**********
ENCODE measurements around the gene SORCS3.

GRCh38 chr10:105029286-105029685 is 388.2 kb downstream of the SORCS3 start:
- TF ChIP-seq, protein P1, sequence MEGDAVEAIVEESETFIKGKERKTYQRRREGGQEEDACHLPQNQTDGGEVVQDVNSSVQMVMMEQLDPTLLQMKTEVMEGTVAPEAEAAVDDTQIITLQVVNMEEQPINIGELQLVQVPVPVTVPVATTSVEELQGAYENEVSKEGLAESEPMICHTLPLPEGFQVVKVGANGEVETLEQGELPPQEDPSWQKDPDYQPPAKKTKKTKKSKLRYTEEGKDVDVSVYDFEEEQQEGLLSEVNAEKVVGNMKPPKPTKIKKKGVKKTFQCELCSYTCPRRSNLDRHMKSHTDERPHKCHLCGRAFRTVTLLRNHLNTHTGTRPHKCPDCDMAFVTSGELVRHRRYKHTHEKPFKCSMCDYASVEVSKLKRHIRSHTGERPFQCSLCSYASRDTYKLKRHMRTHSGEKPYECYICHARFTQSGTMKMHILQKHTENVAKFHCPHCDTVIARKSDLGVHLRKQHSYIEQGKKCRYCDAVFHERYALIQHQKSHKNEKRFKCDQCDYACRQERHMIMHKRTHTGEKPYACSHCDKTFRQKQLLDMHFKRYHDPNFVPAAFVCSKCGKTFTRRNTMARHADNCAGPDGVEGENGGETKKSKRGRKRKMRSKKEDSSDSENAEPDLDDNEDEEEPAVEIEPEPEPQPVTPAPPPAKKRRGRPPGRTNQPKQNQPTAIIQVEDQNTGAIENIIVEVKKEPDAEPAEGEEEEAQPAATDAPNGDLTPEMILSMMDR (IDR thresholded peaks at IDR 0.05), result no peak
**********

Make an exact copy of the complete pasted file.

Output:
ENCODE measurements around the gene SORCS3.

GRCh38 chr10:105029286-105029685 is 388.2 kb downstream of the SORCS3 start:
- TF ChIP-seq, protein P1, sequence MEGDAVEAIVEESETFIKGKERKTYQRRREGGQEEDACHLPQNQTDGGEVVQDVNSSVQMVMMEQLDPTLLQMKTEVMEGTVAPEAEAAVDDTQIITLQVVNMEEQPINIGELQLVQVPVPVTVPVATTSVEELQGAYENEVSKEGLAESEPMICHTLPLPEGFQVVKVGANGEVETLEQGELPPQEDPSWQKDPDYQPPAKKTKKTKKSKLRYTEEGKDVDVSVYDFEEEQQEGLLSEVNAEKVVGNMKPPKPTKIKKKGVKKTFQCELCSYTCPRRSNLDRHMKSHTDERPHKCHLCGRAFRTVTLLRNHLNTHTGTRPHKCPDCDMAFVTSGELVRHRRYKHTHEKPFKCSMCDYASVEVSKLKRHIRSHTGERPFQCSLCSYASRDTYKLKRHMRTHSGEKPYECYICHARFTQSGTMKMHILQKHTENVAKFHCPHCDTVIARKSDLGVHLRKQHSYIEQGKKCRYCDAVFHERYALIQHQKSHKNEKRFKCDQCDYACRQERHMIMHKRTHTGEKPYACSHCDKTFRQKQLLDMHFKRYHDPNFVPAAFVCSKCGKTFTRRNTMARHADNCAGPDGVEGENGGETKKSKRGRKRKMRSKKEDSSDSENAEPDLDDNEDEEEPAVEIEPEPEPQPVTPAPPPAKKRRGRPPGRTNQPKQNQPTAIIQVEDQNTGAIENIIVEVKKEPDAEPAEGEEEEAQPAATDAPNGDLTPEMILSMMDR (IDR thresholded peaks at IDR 0.05), result no peak